I remember walking past the computing stand and thinking it looked new and interesting. After a chat with a few of the people on the stand, I abandoned the idea of becoming a dental nurse and enrolled in a BSc in Computing.

Q3: What was your early experience of working in IT?


“During my early years I acquired a set of analytical/IT skills and work habits that have stood me in good stead throughout my career.

“Our first few weeks were spent learning to program in Assembler. Back in the 70s this low, almost machine level, language was considered the only one that would give us a sufficiently good grounding in programming to enable us to be thrown into any client situation.

“As part of our training, we were sent for 3 weeks to either their main training headquarters near Chicago, or to the newly established World headquarters in Geneva.

“The Firm had the concept of a worldwide workforce all trained, developed and managed according to a consistent set of standards. This meant that, as project sizes grew, the project teams could be staffed from anywhere in the world The Firm had an office. Imagine my disappointment to discover that my first project was for a company on the Slough Trading Estate. There, after very little exposure to COBOL, I was given an assignment to build a stock control program in IMS DB/DC, a database and an online system I’d had prior exposure to.

“I was given 5 days to complete task, 3 days to code and 2 to test. I did deliver the program but, unsurprisingly, it took me rather longer than 5 days to complete it. Hardly a surprise as, in those days, we were allowed just one compile a day.


“The experience from my first couple of jobs was not great, to put it mildly.  I had to deal with sexist comments, with my peers thinking it was not my place to do such technical work.  One male colleague decided I was ‘one of the boys’, and therefore much more acceptable than a female.  

“But I also had men who were fighting my corner.  Their support included helping me to progress my career, providing me with new opportunities to learn and giving me advice.

“I started in IT in a support role and was told by the owner of the small business I worked for that I would never have any issues progressing my career in IT if I could do the basics. Fix a computer, fix software issues, know Exchange and Active Directory, etc.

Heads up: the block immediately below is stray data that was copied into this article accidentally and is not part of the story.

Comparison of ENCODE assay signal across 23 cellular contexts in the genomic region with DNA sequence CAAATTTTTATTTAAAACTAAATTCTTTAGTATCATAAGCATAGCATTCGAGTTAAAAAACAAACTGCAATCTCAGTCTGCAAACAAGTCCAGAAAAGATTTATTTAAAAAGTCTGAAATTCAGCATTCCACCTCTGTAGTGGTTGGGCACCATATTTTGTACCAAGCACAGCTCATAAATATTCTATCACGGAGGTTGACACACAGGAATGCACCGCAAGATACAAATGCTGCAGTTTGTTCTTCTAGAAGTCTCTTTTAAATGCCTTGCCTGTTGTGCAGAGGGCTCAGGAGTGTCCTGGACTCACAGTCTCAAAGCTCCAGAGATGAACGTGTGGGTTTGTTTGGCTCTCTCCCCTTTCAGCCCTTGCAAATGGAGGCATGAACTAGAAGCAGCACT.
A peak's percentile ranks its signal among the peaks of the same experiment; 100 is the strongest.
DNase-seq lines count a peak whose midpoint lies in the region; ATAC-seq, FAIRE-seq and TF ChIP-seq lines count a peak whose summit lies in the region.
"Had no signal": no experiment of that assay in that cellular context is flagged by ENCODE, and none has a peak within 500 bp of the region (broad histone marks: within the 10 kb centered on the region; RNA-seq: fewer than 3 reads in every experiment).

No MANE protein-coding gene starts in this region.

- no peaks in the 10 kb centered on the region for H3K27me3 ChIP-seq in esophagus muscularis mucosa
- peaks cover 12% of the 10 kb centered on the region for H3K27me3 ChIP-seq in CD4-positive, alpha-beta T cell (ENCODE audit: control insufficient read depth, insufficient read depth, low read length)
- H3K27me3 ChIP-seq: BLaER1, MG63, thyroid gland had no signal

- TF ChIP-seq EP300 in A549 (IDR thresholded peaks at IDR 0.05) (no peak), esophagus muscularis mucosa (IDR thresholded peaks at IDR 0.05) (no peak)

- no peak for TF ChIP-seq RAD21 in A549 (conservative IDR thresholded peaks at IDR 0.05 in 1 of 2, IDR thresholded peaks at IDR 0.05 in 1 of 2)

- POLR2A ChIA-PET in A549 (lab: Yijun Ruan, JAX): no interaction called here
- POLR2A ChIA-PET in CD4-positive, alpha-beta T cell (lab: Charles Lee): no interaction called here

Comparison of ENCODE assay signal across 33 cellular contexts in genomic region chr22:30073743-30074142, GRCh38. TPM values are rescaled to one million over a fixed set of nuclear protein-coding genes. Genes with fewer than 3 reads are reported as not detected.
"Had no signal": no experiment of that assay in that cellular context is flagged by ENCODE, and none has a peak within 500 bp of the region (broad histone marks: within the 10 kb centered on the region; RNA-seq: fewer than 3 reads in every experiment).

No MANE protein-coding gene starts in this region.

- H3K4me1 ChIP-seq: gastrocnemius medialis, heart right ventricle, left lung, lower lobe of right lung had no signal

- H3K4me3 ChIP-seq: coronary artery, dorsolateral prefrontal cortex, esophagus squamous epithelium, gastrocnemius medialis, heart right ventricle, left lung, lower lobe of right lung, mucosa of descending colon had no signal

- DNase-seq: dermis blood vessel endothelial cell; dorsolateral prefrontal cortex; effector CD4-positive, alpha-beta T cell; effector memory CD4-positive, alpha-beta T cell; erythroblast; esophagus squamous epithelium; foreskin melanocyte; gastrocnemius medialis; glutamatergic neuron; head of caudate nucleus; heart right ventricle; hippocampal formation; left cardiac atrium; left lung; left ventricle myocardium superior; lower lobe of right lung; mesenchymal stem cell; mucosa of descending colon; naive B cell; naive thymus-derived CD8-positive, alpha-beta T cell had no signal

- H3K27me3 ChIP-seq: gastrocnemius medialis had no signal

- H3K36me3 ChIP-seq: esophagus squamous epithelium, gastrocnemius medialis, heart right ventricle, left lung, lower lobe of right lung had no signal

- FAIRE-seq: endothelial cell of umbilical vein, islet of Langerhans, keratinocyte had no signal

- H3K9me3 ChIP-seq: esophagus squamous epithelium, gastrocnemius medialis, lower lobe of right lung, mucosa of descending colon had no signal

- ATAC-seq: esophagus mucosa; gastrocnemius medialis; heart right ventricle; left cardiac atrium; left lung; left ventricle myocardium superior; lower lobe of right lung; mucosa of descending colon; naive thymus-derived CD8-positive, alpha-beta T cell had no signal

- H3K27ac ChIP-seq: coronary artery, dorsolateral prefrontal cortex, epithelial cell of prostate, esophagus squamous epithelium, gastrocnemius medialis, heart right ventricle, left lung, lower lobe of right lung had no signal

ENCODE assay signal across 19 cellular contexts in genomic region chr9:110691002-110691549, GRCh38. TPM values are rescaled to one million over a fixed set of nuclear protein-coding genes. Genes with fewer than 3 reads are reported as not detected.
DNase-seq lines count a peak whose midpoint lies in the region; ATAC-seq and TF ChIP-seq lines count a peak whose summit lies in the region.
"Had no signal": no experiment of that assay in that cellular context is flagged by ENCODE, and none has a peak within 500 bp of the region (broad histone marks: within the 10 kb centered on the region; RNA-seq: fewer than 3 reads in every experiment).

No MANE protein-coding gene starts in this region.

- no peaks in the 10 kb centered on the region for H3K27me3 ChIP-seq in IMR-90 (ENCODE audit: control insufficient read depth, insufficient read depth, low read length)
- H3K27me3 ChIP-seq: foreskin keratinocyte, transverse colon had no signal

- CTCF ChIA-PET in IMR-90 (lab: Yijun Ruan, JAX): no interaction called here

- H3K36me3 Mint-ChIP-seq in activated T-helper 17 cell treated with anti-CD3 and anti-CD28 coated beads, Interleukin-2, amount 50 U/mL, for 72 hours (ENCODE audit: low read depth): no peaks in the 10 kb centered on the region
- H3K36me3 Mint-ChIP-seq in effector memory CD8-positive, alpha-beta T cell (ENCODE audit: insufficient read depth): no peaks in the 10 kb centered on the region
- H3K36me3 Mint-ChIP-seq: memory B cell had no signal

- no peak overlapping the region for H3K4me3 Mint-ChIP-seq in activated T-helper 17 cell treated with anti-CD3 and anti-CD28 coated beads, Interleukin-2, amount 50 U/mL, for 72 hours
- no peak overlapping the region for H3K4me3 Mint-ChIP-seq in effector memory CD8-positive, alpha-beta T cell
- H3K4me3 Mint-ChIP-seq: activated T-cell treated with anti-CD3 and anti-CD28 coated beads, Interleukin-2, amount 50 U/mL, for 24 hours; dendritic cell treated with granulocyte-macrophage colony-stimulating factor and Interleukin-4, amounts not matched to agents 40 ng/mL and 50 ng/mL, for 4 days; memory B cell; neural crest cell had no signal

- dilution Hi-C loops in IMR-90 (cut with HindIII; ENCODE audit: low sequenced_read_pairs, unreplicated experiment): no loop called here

“He was right, and I took that advice with me to my next job where I learnt more about networks. I became a network support engineer, I did my server exams, my CCNA, and learnt how servers work and are managed. I then moved into security and for some time did both a network and security role in support.

“During the first few years of my career I did consider quitting IT because I realised it was going to be a battle to reach my full potential. I wasn’t sure it was one I would ever succeed in winning. I am glad I never gave up and luckily for me, I always had great supporters which helped to balance out those people that just wanted to hold me back.”


“My experience in IT really began in college where I was one of only two girls in my class. It was definitely an odd experience but, as the rest of my (male) peers were welcoming, I didn’t feel out of place. During my studies I was often called ‘one of the lads.’ I also overheard someone shouting from the class next door ‘they have girls in their class’, as if this was something worth noting!

“My first experience of the extent of male dominance in the IT sector happened about 3 months into my first year when I was offered an opportunity to work for an IT support centre. I politely declined, as I already had a part-time job, but was then informed that the employer was looking for women for this role. 

“I asked why this was and the response was that ‘hearing a woman’s voice on the phone, especially when someone is angry, is believed to help defuse a situation’. I laughed it off but was left disappointed that my gender was the main focus, rather than the hard work and effort I had dedicated to gain my IT skills.

“This experience had a huge impact and made me realise there will always be stereotypes in this industry and occasions where I would have to prove myself in a way my male counterparts would not have to. But the experience just made me more determined to succeed.